Autopathic preparation from pus – rescued at the last moment
I usually write case studies of my clients, but this time I would like to share my own experience with autopathy from the viewpoint of the healed.
This happened about six years ago, when I was 22 years old. At that time I used autopathy only occasionally during various virus infections, but I have not been applying it regularly. It was not necessary, I was generally healthy and fit.
Since I was a teenager, I used to ride downhill and freeride on a mountain bike, which cannot be considered to be a particularly safe sport, but I managed to get through with a couple of abrasions, bruises and one more serious brain concussion.
This “luck” abandoned me at a moment, when on one sunny summer day I did not complete the jump and dove with the front wheel and subsequently with my face, into the opposite landing ground. As I result, I cracked my forearm, which, when moved, hung loosely as a piece of paper in the wind. The medical pre-surgery report stated that it was a case of open comminuted fracture of the ulna and the radius. On the next day, I have undergone a rather complicated surgery, in which titanium implants were incorporated lengthwise in both of the bones. After a couple of days I could leave the hospital.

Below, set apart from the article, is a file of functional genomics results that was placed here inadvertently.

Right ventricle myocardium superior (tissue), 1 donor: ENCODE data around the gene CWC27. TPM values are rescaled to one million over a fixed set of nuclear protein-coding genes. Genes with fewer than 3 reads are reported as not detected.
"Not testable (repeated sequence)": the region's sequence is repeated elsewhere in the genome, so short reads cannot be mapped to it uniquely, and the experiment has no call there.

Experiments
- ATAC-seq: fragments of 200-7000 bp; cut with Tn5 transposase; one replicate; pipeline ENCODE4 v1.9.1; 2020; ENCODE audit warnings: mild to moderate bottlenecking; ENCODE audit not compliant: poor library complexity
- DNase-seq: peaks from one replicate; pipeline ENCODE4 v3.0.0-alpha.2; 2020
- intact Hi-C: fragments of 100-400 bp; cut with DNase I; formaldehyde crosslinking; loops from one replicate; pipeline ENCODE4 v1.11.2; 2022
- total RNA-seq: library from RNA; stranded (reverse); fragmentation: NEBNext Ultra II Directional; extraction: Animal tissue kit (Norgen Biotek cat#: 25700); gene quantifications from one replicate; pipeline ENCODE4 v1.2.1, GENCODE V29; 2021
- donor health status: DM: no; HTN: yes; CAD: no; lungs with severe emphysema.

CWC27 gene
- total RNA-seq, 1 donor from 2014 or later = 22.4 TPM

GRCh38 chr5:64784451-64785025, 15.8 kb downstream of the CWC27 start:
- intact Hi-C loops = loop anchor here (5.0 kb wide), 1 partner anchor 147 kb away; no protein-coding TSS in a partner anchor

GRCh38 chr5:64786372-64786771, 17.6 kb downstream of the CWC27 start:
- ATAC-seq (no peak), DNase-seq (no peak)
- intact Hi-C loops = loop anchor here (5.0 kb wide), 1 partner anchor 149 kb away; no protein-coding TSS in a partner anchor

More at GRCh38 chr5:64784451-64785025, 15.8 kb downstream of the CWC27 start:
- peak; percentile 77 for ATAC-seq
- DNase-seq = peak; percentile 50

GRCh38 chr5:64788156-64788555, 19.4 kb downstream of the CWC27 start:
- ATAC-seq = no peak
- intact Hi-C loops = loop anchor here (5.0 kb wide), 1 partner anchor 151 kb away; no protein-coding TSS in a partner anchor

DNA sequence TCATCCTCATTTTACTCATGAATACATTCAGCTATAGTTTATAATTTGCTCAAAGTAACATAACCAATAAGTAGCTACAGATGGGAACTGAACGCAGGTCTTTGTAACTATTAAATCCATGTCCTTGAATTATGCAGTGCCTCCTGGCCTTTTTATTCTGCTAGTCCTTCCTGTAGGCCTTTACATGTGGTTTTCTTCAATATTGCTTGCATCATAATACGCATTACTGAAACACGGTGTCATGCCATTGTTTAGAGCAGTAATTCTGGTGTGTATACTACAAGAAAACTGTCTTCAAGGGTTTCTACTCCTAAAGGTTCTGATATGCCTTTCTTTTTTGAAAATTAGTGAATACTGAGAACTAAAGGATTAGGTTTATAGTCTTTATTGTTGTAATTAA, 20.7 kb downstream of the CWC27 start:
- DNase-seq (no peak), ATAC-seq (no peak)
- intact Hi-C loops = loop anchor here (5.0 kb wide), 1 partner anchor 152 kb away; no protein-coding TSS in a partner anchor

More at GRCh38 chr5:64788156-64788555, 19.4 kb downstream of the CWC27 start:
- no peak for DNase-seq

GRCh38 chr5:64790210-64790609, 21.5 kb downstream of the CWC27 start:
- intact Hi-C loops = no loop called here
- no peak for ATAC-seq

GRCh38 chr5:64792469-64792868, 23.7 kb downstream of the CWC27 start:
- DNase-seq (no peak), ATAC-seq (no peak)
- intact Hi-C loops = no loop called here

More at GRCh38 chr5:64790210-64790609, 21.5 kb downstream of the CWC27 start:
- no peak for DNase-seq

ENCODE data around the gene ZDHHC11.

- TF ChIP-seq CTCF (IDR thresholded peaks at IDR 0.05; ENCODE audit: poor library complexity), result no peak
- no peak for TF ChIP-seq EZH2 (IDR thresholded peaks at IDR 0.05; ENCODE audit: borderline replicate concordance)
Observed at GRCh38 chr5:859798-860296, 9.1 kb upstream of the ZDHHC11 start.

Besides the non-functional hand, which I tried to repair during the first month through physiotherapy and where the therapist Marie Valaskova (today my colleague) had helped me very much with the hand’s ability to move, I had a problem with a continual discharge of pus from the scar, where during the accident the elbow bone punctured the tissue and protruded outside. It did not heal for about a month and the surgeon stated that probably bone splitters remained in this area and that it is necessary for me to undergo a new surgery under full anesthesia, in which the arm will be opened again and cleaned. This was a very bad news for me and I went home with the thought that in a few days I will go under the knife again. At the last moment before the coming surgery, my father told me to take with a dropper a little from the discharged pus from the scar, put it in the autopathy bottle, boil it and dilute it with three liters. I applied the autopathic preparation orally then.
The day after this I came, all packed, to the hospital to the pre-surgery examination and the subsequent surgery. The physician removed the bandage from my arm to examine the festered wound. Surprisingly, this was after more than a month completely closed and on the bandage remained a bone splitter of several millimeters with a small amount of pus. I took my things and went home. It was only on the way home that I remembered that yesterday I had made the autoisopathic preparation from the pus and that it cannot be a pure chance that a few hours after its application the wound spontaneously healed itself.
In my consultancy practice, I occasionally recommend similar procedure to my clients and so I continue encountering such development after the application of an autopathic preparation from pathological material. In our otherwise holistic method of healing, this symptomatic healing thus finds its concrete use.
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